NCIS Celebrates 15 Years of Cancer Care and Treatment Innovation Excellence

National University Cancer Institute, Singapore (NCIS) proudly marks its 15th anniversary on Nov 4, 2023, as a national centre for cancer with the launch of “NCIS Celebrates Life,” a weekend family carnival dedicated to honouring our journey in cancer care and cutting-edge translational research.

Graced by Guest of Honour, Ms Jane Ittogi, “NCIS Celebrates Life” commemorates NCIS’ remarkable journey over the past 15 years, setting new standards of cancer care in Singapore.

The two-day family carnival, held on Nov 4 and 5, 2023, at Suntec City Atrium (Tower 3 & 4), aims to highlight NCIS’ collective achievements, honour our cancer survivors, educate the public on cancer treatment and developments, as well as raise funds to advance cancer research.

NCIS Celebrates Life Family Carnival
Ms. Jane Ittogi leaving an encouraging message on the Tree of Life, one of the highlights of the NCIS Celebrates Life family carnival.

Setting New Standards of Cancer Care

“By tracing our own journey as a national centre setting new standards of cancer care, our aim is for NCIS Celebrates Life to inspire hope and raise awareness about the ongoing fight against cancer. It is a reflection of our dedication to advancing cancer research and treatment, propelling us towards a future where every patient finds hope and healing,” said Adjunct Associate Professor Chee Cheng Ean, who took over the helm of NCIS as Executive Director in September 2023.

Through its 15-year history, NCIS has been at the forefront of cancer care in Singapore. Having started out as an oncology department within the National University Hospital more than 30 years ago, NCIS has established itself as a major national specialist centre for cancer under the National University Health System (NUHS).

Today, it is the only public cancer centre in Singapore providing end-to-end care for adults and children in one facility, thus enabling NCIS clinicians to take a multidisciplinary, comprehensive and personalised approach for each cancer patient. Currently, NCIS serves approximately one in three cancer patients within Singapore’s public healthcare system.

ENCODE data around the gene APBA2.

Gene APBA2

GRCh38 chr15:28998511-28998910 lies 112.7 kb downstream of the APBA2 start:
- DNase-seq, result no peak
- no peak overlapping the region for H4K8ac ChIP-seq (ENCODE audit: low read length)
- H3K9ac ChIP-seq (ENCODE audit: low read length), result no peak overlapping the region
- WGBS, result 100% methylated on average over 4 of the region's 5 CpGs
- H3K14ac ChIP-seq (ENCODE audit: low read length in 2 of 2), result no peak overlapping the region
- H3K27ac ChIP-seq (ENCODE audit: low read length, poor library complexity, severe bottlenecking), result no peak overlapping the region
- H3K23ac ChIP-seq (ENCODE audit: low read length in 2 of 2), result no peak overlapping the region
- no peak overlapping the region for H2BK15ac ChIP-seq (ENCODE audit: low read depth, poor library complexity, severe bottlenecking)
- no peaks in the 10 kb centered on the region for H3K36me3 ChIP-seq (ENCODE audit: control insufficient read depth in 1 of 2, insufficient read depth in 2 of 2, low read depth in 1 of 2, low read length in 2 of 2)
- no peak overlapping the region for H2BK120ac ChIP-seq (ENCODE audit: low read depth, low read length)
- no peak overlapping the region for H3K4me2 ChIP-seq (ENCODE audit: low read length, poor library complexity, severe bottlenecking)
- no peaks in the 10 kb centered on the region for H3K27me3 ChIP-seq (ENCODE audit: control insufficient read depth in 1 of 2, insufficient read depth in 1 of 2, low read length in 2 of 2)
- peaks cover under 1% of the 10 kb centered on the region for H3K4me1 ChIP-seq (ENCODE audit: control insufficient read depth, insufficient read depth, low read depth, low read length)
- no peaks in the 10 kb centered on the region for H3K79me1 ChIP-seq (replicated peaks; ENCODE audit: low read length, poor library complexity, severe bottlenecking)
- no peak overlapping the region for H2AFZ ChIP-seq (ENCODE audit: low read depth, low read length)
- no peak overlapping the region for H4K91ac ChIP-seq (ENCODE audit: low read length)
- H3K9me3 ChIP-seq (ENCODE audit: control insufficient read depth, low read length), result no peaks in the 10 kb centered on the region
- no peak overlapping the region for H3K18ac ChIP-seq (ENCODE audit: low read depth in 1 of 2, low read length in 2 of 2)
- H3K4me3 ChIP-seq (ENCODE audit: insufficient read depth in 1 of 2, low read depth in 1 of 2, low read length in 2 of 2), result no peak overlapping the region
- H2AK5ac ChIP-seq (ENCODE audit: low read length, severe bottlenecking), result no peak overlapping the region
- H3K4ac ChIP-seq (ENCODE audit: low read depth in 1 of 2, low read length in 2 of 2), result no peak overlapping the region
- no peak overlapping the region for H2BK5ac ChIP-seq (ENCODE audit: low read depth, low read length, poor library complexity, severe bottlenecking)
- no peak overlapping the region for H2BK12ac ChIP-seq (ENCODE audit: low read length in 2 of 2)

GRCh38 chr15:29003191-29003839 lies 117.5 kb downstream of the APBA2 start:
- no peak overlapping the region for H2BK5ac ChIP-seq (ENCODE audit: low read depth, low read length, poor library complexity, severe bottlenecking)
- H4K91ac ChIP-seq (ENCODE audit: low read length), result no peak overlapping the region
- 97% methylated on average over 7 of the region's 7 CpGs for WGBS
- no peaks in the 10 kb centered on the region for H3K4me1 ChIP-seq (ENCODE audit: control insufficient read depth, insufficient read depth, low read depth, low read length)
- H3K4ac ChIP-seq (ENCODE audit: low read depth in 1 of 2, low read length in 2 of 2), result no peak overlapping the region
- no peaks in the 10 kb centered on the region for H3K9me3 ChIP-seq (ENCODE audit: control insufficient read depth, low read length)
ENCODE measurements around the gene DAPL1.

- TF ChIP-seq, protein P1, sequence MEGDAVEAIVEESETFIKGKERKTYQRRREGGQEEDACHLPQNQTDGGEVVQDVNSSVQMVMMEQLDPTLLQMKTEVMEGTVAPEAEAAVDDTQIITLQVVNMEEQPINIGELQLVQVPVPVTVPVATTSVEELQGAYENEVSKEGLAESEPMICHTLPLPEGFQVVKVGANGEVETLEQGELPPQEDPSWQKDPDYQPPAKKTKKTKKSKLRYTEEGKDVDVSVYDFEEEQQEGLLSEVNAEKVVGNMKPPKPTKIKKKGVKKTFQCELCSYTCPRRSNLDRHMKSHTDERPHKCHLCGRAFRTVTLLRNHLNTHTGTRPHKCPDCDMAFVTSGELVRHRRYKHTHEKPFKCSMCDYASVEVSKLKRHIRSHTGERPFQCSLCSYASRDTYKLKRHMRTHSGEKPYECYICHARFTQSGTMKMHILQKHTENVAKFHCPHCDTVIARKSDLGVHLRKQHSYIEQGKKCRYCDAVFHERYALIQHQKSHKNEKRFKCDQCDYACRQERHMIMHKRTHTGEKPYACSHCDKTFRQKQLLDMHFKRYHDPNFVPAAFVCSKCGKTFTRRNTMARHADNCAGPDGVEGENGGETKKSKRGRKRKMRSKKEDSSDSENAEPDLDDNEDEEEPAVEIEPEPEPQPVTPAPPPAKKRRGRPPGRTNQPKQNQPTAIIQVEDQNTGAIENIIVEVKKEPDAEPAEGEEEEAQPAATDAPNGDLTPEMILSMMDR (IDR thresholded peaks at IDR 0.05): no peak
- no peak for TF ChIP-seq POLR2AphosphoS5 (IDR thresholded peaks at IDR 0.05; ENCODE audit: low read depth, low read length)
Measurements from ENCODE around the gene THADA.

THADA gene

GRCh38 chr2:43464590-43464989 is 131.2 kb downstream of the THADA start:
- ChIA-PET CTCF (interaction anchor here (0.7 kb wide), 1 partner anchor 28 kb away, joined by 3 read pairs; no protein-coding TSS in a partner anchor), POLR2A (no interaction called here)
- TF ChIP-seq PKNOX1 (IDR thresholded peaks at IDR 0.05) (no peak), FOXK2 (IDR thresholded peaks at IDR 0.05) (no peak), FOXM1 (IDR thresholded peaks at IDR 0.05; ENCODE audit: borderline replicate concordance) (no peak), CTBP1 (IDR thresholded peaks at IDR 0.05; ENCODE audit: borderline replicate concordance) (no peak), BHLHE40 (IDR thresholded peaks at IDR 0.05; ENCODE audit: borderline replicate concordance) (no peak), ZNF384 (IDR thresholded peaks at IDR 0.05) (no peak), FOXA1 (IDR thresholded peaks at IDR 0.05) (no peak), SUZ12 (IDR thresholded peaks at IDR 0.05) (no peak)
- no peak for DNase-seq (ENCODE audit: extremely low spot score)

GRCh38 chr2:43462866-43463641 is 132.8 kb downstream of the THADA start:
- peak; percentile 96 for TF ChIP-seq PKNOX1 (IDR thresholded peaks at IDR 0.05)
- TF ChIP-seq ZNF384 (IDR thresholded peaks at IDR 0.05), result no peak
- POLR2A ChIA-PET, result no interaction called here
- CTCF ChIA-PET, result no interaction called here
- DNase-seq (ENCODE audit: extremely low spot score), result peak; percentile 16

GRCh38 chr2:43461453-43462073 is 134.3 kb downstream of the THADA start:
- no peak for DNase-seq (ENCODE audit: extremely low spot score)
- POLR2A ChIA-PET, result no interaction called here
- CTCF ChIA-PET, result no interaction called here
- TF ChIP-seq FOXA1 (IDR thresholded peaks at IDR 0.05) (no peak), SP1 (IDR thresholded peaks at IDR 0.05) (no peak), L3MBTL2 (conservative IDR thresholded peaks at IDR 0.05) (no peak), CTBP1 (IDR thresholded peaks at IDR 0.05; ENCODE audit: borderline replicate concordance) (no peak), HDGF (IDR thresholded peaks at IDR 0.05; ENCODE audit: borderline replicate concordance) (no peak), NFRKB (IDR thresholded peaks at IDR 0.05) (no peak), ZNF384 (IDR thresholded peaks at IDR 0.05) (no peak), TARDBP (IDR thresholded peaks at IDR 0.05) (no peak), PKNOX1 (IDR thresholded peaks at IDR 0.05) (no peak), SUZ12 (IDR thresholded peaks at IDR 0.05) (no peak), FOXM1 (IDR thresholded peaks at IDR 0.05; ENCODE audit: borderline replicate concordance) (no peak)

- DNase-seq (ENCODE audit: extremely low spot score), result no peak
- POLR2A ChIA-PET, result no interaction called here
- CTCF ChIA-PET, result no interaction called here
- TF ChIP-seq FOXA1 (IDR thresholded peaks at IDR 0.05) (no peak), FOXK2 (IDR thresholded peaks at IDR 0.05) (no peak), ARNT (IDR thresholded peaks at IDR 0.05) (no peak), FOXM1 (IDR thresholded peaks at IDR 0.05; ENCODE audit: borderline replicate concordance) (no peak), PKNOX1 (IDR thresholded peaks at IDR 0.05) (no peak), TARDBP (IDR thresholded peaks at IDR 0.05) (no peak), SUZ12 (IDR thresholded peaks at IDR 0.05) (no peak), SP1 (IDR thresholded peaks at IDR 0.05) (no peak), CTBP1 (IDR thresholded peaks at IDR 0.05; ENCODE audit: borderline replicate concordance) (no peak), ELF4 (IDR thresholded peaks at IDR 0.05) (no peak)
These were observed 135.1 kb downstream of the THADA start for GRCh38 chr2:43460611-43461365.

Led by a dedicated team of clinician-scientists and clinician-investigators, NCIS is also home to a wide range of clinical trials, running over 200 clinical trials at any given point.

One such trial that taps on the NCIS Cancer Fund, a sub-fund of the NUHS Fund, involves using technology to predict a cancer patient’s response to drug combinations prior to putting him or her through treatment.

Dr. Yong Wei Peng, Associate Director (Research) and Senior Consultant, Department of Haematology-Oncology, NCIS, said this can save up to 70 per cent of patients from unnecessary treatments that have little impact on their cancer. These patients would have undergone multiple cancer treatments previously.

A trial on six patients with advanced gastric cancer demonstrated that testing drug combinations on their cancer cells in the laboratory yielded the same results as that of administering the drugs directly to these patients.

Dr. Yong said: “This outcome highlights the potential of using patient-derived cancer cells to deliver personalised medicine to our patients. This will increase the likelihood of patients getting the right drug combinations while reducing their risk of side effects from treatment.”

The following are some other examples of the pivotal, ground-breaking trials that NCIS has embarked on in recent years:

  • In 2022, NCIS launched a quadratic phenotypic optimisation platform (QPOP), an AI-driven platform that identifies patient-specific drug combinations to help doctors make better clinical decisions when treating cancer patients.
  • NCIS also developed the Haplo-17 protocol, a new technique that makes haploidentical, or non-full-matched, transplants a feasible treatment option for blood cancer patients who are unable to find perfectly-matched stem cell donors. About 70 per cent of the patients had favourable outcomes, with no remaining signs of cancer or any experience of transplant-related complications like rejection.